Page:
It has been argued that the workplace and the labor market in general, by processes of education, mobility and competition, have become the main forces behind the individualization and atomization in societies and in people’s lives. This paper inquires into the tensions between solidarity, identity, and individualism among workers in their efforts to organize collective struggles to improve their workplaces and their lives. Drawing on the dilemmas of increased diversity in the new workplace, the paper delineates three models of organized labor: (1) The Universalist-Individualist model of organized labor, peaking at the New Deal crisis and embedded in National Labor Relations Act, as an attempt to establish universal solidarity, which suppressed differences and presented a unified worker voice; (2) The Separatist model, which emerges as a reaction to intragroup exclusion and involves fragmentation of workers into identity groups, each representing the interests of its members; (3) The Coalitionist-Altruist model, envisioned in the paper as a middle ground between solidarity and self-interest, through interrelated moves: a move from totalizing universal solidarity to coalitionist solidarity through continuous dialogue and “rotation of centers” and a move from rights-based identity politics and the dominance of employment antidiscrimination claims to a fuller substantive theory for social reform.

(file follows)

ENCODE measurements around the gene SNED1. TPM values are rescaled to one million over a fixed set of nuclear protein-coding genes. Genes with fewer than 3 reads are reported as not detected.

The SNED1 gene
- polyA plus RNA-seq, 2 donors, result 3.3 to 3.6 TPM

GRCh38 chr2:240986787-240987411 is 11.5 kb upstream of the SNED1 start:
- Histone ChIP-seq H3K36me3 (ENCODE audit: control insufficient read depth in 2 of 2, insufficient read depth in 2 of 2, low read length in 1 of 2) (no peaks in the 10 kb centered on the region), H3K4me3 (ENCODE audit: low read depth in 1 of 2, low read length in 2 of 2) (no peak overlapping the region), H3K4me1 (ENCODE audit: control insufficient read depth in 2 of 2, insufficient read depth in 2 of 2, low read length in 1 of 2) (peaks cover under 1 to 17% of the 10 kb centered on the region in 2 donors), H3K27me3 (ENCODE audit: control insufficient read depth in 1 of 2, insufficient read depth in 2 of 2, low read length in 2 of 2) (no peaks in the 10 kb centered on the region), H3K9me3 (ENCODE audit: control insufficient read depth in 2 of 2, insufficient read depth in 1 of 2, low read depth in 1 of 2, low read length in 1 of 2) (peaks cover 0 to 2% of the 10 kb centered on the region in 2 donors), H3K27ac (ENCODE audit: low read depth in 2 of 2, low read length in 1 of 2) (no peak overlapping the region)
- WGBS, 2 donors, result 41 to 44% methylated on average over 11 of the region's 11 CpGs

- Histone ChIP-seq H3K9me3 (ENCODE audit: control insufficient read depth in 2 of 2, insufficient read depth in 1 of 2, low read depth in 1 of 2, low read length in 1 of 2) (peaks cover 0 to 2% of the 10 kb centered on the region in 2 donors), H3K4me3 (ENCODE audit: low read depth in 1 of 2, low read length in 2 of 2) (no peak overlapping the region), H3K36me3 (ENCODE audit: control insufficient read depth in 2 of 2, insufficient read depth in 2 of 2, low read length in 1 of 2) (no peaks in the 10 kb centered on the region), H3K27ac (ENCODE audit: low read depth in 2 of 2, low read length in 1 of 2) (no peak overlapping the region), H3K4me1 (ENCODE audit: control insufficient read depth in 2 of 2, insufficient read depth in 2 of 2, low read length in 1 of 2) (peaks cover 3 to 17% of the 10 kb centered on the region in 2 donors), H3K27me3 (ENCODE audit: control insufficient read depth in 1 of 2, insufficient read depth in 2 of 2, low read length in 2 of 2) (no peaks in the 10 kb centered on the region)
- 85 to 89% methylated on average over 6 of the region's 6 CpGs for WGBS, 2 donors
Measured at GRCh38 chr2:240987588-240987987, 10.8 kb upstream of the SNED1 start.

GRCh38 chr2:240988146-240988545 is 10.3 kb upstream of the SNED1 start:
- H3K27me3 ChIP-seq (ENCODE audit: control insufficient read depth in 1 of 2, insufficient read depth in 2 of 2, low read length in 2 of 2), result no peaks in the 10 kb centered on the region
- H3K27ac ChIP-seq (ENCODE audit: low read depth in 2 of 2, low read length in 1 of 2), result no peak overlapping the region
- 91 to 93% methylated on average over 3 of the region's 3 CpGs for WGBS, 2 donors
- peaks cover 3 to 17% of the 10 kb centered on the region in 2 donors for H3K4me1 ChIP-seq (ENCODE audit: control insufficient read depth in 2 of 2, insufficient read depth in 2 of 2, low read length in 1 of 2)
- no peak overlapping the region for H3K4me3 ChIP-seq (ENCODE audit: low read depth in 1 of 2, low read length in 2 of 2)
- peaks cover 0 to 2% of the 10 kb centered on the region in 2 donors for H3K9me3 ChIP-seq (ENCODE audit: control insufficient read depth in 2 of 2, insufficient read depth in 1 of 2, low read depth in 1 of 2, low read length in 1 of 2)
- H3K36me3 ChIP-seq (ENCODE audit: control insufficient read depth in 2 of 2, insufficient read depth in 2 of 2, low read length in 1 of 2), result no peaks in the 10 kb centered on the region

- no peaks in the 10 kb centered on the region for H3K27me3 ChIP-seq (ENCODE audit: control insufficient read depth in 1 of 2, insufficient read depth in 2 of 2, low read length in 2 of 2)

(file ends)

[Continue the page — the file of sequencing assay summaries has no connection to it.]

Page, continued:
Lobel, O. (2004), "BETWEEN SOLIDARITY AND INDIVIDUALISM: COLLECTIVE EFFORTS FOR SOCIAL REFORM IN THE HETEROGENEOUS WORKPLACE", DiTomaso, N. and Post, C. (Ed.) Diversity in the Work Force (Research in the Sociology of Work, Vol. 14), Emerald Group Publishing Limited, Bingley, pp. 131-164. https://doi.org/10.1016/S0277-2833(04)14006-5
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